• Tomato Fruitworm Moth Activity in Alabama: Conventional Farm (A) vs. Organic Farm (B)
    Locations: Clay County (A)
    Dale County (B)
    Numbers indicate moth catches in 12 days.
  • On-farm Research: First Net house in Alabama
    Location: Baldwin County, AL
    Dimensions: 150 ft long, 48 ft wide, 17 ft high center, 12 ft high sides
    Entrance: Double door
    Fabric mesh 30-50 as insect barrier.
    Mesh size depends on target insect & cost.
    Height provides air movement, fans can also be installed
  • Does net house block insect pests?
    Yes, it does! Here are the pheromone trap catches for major pests.
    • Only one insecticide spray was needed to control aphid outbreak.
    • Armyworms (<0.2 larvae/plant) & stink bugs were removed manually.
    • Vegetables outside net house were sprayed bi-weekly to control caterpillars.
  • Other Research/Extension Projects(Grant funded)
    Stink bug management with trap crops (2011-2012)
    Pheromone-based monitoring of critical pests (2009 & 2010)
    Inter-row cover crops for reducing disease transmission in peppers & pumpkins (2011-2012)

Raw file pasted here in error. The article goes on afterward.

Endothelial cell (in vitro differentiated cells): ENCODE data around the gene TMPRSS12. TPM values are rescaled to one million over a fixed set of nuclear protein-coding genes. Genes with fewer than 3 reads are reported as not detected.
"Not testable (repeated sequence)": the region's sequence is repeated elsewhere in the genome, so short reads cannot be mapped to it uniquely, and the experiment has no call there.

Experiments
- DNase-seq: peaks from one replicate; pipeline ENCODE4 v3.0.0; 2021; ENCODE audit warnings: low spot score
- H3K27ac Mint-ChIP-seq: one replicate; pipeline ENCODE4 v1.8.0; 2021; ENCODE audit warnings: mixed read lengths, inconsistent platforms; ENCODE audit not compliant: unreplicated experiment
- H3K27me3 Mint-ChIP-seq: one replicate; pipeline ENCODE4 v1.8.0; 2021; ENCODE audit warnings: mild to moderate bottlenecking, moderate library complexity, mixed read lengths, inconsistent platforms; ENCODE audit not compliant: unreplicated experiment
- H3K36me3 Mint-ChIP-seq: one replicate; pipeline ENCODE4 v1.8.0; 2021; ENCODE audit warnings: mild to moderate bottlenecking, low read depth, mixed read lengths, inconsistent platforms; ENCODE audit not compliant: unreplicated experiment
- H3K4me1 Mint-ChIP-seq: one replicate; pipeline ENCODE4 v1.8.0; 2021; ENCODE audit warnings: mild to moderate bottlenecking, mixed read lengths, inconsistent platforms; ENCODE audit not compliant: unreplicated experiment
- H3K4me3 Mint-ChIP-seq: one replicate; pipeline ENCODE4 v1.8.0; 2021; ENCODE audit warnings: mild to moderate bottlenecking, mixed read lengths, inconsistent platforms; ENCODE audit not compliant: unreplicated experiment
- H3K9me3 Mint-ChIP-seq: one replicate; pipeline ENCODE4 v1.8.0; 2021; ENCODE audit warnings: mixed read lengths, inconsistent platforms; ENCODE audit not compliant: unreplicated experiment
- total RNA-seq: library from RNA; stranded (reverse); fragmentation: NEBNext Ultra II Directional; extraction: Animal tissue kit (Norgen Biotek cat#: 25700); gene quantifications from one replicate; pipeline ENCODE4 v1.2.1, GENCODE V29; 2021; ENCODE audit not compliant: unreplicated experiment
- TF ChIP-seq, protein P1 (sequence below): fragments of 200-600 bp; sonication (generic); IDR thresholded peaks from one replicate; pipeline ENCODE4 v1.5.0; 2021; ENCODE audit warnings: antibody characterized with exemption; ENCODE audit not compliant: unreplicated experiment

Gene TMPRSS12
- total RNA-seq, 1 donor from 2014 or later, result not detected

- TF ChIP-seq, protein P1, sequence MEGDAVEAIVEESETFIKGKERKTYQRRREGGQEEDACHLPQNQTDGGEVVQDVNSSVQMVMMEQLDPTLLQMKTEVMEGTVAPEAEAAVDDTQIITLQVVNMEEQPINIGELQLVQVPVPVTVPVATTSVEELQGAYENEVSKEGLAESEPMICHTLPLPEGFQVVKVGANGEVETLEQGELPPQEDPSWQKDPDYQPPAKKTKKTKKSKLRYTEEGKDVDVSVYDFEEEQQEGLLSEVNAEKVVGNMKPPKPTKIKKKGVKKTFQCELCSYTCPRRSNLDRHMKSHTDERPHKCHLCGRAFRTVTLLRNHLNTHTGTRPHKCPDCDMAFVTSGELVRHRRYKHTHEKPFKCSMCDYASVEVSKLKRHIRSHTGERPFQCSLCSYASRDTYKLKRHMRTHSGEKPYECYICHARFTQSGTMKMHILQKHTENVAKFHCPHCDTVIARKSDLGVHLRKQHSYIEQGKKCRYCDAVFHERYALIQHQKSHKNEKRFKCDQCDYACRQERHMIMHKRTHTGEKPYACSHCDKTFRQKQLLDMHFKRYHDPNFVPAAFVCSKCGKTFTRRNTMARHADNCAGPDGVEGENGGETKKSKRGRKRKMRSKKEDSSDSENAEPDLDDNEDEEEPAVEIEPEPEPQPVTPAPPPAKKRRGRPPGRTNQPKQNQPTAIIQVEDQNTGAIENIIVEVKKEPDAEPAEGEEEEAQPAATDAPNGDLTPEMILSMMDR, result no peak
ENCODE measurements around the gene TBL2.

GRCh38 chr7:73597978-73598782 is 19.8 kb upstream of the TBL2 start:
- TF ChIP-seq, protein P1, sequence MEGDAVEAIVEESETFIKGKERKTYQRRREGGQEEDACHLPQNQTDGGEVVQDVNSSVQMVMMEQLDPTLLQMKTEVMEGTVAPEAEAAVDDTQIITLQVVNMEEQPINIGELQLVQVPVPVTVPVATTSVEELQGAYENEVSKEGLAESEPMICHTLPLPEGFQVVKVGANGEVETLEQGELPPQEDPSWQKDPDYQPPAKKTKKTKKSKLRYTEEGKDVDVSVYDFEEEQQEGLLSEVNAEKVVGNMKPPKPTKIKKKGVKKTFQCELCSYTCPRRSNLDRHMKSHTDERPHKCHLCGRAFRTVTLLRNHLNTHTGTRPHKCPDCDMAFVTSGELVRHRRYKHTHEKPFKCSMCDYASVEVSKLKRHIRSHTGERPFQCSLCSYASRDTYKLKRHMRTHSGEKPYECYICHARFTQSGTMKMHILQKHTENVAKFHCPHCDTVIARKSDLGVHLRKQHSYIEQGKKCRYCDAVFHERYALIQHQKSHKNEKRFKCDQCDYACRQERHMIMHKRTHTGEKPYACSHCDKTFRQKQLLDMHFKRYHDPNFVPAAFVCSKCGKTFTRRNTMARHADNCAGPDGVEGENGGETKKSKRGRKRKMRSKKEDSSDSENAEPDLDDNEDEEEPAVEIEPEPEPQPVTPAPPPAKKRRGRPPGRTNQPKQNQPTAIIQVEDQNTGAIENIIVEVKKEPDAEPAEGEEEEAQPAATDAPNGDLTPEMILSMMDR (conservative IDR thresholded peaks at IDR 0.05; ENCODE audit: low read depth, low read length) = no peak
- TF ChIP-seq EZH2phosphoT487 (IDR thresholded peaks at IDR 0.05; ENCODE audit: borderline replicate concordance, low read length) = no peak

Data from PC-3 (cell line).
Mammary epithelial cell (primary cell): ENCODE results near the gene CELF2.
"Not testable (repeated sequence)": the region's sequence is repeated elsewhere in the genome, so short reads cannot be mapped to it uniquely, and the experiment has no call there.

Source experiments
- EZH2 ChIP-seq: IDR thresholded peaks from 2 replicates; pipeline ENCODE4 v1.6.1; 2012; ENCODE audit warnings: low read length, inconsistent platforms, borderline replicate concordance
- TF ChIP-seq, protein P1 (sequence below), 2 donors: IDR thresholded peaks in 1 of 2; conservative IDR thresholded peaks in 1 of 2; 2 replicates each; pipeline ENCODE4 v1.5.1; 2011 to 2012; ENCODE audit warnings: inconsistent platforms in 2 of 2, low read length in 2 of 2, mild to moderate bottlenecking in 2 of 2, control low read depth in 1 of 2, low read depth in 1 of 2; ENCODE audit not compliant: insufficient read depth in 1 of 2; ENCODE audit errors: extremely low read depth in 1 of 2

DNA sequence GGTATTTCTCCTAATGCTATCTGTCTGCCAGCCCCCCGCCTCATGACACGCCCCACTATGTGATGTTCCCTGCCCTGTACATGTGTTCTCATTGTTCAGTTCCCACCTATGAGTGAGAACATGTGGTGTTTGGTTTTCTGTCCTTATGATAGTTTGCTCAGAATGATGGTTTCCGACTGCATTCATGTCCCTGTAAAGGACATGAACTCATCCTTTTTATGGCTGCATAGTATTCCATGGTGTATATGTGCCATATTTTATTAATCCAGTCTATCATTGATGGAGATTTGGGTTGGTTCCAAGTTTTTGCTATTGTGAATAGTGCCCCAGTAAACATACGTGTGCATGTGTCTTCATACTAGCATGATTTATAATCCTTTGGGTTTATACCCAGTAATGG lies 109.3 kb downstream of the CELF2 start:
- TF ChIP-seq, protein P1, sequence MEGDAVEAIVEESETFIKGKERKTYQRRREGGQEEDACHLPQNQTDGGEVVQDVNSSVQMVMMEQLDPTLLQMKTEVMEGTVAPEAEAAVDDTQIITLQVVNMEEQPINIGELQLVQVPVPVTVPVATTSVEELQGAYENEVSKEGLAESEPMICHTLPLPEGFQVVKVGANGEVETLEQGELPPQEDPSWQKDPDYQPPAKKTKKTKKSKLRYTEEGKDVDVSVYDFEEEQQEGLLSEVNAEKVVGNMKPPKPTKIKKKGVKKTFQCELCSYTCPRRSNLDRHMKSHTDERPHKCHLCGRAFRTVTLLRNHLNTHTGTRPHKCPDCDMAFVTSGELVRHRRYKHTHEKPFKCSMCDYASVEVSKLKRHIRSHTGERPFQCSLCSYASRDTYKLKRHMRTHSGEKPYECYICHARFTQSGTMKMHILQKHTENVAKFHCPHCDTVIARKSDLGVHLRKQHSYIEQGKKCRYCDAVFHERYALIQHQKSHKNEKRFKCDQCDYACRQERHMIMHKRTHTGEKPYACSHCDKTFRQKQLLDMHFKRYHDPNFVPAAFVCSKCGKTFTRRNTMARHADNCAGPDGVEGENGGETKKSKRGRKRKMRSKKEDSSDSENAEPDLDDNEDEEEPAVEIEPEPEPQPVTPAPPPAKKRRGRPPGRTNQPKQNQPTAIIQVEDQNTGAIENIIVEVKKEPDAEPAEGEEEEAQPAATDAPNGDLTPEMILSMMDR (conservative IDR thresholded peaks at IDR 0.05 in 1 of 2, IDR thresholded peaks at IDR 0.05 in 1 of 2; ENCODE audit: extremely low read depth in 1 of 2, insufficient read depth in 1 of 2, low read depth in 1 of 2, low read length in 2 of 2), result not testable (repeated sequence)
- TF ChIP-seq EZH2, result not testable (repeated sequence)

Net house vegetable production (continued research)
    Industry-supported research:
    Biological control of aphids/caterpillars: BotaniGard, Molt-X, Suffoil-X (tank mixes)
    Synthetic insecticides: Movento, Belt, Synapse, Radiant, Entrust
  • MAJOR VEGETABLE INSECT PESTS 2010
  • >Half of AL predicted under drought in 2011
  • Major Insect Pests – Sentinel Plots (2010 - A drought year)
    Mexican bean beetle, Epilachnavarivestis
    Colorado potato beetle
    Leptinotarsadecemlineata(Say)
    Yellowstriped armyworm, Spodopteraornithogalli(Guenee)
    Grasshopper
    Brown stink bug, Euschistusservus(Say)
    Tomato hornworm, Manducaquinquemaculata(Linnaeus)
    Aphid outbreak on bell pepper
  • Major Insect Pests – Sentinel Plots (2010 - A drought year)
    Beet armyworm, Spodopteraexigua
    Spider mites (Tetranychus sp.)
    Fall armyworm, Spodopterafrugiperda
    Tomato fruitworm, Helicoverpazea
  • Major Insect Pests – Sentinel Plots (2010 - A drought year)
    Squash vine borer, Mellitiacucurbitae
    Sugarcane beetle, Euetheolarugiceps
    Tomato hornworm, Manducaquinquemaculata
  • Emerging Pest on Vegetables: Leaffooted Bugs
    Leptoglossusgonagra
    Leptoglossusphyllopus
    Heavy fruit drop can cause major losses in eggplants and tomatoes
    Leptoglossuszonatus
  • Emerging Crop Pests: Invasive Insects
    Brown marmorated stink bug, Hyalomorphahalys